Sarah Boris is an award winning graphic designer and art director based in London, where since 2015 she has run her eponymous design studio. Some of her past and current clients include the Institute of Contemporary Arts (ICA), The Photographers’ Gallery, the Barbican Centre, as well as numerous established and emerging artists. Before opening her own studio, she worked as the associate art director at Phaidon Press. She’s an outspoken proponent of fair pay for designers, a topic she also incorporates into her teaching at various institutions. We asked her to talk about why her studio refuses to participate in free pitching for client projects, how she responds to those requests, and what she advises others to do when they are put in a similar position.
I’ve had several experiences in the last four years, since setting up my own studio, where I have been asked to pitch ideas for a project before being commissioned. I would say that for about one in four projects, I get asked to pitch for free. If we as an industry allow this, people will exploit these loopholes and ask for free work at every opportunity.
Most clients that ask for free visual output, ideas, and a response to a brief have actually been told by another organization that it’s okay to do this, which is part of the problem. I feel we need to educate these clients and guide them through the best practices in appointing a studio or designer. If clients are unsure about how to commission us, we need to supply them with guidance and open up the conversation around this.
“For about one in four projects, I get asked to pitch for free.”
When I used to work as an art director for a publisher, we commissioned design studios all the time, and we never asked them to pitch. Rather, we would get together a shortlist of studios we liked and felt were good for the project. We would hold a meeting where we all sat down and looked at their work, discussed the options and the task at hand, and picked one. Then we would go out to them, have an initial conversation about the project, and talk through the brief.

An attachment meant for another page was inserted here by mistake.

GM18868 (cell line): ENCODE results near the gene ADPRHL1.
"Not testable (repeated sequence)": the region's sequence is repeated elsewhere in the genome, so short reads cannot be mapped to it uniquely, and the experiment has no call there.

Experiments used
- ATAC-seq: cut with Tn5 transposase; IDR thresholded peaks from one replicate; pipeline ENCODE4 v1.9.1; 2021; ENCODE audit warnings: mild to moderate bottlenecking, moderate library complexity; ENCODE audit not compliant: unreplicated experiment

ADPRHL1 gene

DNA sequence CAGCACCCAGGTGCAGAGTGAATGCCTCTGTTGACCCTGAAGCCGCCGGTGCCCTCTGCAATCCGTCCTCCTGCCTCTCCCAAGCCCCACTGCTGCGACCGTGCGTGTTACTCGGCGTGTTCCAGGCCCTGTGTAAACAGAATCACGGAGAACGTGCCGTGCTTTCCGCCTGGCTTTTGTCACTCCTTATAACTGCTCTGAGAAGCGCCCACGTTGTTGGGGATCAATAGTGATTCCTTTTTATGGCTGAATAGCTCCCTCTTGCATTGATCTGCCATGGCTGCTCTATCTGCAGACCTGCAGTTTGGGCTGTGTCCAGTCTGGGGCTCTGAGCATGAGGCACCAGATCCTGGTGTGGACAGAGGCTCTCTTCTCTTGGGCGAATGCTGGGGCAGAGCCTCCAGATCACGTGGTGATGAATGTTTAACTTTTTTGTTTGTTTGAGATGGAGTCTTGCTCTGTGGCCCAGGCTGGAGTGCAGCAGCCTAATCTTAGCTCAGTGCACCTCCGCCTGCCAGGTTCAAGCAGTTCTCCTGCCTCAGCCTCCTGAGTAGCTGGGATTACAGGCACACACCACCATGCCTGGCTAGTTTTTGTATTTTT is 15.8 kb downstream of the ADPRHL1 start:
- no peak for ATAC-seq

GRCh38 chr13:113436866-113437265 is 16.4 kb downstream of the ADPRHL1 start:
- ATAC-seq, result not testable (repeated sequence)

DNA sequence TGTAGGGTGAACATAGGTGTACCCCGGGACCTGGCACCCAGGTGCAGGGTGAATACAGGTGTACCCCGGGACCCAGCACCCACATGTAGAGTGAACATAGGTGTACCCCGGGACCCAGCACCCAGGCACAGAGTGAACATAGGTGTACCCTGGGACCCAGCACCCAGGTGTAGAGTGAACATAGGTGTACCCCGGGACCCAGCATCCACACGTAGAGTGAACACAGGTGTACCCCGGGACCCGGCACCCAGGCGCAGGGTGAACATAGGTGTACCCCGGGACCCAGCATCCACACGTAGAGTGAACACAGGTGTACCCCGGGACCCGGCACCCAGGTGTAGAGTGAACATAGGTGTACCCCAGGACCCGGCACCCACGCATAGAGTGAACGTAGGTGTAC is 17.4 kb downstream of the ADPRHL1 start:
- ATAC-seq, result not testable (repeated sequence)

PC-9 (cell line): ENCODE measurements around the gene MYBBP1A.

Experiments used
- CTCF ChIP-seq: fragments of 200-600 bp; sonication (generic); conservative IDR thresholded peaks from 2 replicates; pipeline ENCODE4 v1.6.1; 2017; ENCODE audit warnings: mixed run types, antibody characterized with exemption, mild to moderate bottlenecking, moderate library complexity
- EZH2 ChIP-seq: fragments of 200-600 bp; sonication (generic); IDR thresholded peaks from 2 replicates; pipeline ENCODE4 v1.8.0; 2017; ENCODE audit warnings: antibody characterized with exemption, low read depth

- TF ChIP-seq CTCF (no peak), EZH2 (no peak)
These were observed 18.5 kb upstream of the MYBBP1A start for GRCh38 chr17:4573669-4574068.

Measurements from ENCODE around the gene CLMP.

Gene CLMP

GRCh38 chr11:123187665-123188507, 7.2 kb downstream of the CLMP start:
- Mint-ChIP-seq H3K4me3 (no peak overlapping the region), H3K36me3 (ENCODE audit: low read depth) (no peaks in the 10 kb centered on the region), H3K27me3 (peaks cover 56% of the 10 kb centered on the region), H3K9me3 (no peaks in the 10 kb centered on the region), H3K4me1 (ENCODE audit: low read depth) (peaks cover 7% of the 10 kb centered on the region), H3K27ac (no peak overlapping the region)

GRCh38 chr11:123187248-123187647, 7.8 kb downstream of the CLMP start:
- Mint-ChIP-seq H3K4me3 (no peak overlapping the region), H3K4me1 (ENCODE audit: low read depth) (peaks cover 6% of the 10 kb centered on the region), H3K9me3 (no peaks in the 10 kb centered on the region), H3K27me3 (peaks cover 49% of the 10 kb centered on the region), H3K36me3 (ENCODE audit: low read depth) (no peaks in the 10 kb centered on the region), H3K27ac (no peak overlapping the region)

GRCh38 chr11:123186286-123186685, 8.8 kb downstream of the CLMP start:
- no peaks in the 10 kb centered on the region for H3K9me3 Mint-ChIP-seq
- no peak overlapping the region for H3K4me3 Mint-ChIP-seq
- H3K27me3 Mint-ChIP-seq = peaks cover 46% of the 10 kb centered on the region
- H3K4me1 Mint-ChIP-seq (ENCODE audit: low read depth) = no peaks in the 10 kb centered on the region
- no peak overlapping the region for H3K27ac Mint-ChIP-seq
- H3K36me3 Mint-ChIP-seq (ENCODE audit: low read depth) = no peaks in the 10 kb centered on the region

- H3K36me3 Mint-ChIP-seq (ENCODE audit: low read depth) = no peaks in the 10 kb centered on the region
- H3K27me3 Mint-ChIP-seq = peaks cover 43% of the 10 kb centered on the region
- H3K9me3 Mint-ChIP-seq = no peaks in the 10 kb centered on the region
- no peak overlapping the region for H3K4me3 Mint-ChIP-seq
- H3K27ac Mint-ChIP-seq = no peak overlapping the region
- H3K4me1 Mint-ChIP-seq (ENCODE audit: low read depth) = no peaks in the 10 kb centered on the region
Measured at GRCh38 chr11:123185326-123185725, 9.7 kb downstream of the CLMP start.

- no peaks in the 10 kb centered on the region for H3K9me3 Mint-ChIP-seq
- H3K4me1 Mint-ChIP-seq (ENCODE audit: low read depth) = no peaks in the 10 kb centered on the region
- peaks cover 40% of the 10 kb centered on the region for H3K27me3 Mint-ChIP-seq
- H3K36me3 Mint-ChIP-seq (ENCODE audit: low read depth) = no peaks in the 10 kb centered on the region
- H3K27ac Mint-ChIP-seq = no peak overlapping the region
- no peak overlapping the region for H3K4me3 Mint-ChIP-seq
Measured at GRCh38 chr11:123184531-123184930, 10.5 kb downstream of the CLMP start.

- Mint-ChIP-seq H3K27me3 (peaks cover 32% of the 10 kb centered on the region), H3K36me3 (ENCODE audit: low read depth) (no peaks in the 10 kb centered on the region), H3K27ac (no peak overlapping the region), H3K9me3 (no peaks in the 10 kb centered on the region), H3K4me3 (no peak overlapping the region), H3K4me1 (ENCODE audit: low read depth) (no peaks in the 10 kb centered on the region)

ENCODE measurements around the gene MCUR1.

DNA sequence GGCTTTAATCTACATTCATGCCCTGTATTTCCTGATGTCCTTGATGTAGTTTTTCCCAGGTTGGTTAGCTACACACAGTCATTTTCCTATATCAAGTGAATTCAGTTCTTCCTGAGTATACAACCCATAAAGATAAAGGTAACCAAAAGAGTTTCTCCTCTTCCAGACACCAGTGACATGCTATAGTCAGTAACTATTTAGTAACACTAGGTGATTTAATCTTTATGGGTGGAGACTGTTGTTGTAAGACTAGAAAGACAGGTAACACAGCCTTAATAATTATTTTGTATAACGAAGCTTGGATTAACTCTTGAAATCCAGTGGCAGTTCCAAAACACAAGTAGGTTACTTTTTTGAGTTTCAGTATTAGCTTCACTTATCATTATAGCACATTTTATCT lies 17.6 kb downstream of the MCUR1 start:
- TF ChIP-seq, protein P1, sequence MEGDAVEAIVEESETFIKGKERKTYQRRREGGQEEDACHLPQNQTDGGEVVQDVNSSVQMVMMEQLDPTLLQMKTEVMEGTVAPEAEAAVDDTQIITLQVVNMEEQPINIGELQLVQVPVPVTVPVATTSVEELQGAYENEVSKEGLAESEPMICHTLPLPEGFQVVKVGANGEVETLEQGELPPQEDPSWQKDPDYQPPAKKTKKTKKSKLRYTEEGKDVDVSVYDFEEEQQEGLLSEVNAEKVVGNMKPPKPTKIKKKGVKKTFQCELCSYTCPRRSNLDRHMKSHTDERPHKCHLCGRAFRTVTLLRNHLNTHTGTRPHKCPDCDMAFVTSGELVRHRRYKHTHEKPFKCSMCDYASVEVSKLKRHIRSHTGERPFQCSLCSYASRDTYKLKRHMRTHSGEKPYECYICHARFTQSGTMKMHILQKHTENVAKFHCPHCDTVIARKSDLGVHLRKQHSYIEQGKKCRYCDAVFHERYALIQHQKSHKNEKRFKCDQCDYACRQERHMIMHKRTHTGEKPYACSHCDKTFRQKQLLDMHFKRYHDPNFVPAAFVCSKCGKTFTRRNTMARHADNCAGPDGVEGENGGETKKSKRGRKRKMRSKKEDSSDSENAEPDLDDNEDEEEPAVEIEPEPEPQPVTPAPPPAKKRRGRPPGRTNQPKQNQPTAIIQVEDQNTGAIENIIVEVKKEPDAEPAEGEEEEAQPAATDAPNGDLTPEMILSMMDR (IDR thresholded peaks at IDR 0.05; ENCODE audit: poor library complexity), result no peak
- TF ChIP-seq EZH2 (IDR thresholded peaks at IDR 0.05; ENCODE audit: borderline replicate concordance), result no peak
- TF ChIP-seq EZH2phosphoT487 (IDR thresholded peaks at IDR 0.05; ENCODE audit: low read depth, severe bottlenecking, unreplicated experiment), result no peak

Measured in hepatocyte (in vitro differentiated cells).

When clients come to me asking for a pitch, I first have a discussion with them and try to talk them out of running a pitch. Pitching can be a costly and lengthy process for them. Often clients have neither budgeted to pay any of the studios for a pitch nor accounted for the time it will take them to look after several proposals, and will quickly realize that:
- They should pay everyone for their time.
- They don’t actually have the budget to pay more than one agency to do a proposal.
- They should consider appointing the studio without running a pitch, based on past work.
Occasionally, I compare the design industry with other industries when explaining why a client should pay for pitches. I usually favor plumbers as an example. I have had to call one several times in the last year, and every single time, regardless of whether or not they find and fix the problem, I have to pay them for their time.
“It’s important we unite as an industry and stop doing unpaid work.”
Recently, I talked to a prospective client who I had met with twice already and who expected a free pitch after shortlisting my studio among six others. I explained it this way: It’s as if I asked six contractors to each build the foundations for a house (for free) and chose which one to work with after they had all done the foundations/ground work. If you still wish to run a pitch, I would recommend you look at paying each selected agency a fair fee for their time.
Here is another good comparison, tweeted by Michael C Place: “When was the last time you went into a restaurant and said ‘I’d like to try your starter for free, and if I like it I’ll possibly have the main and desert?’”
Just as clients need to be better informed, students also need to be taught how to respond to an unpaid pitch request in order to defend the value of their work. I recently gave a talk on saying no to free pitches at a London university. I didn’t have any courses on this when I was at university and mostly learned how to deal with it through speaking with other designers and studio directors. People don’t tend to talk so openly about these things, yet designers are starting to speak out about it. I feel it’s really important we unite as an industry and stop doing unpaid work.
When I speak to students or designers just starting out, I advise them to bill for their time and any visual output commissioned by the client and be clear on costs at the outset. In a talk I gave on this topic at the end of last year, I gave tips to students on how to identify a request for free work and how to respond to it. I told them that everything is negotiable and up for discussion, so if it’s not a straight-forward brief and commission, we can transform it into one by educating, informing, and talking with the client.
For designers who may feel uncomfortable responding to potential clients, Boris also recommends referring to resources by authoritative bodies. Here are some resources to get you started: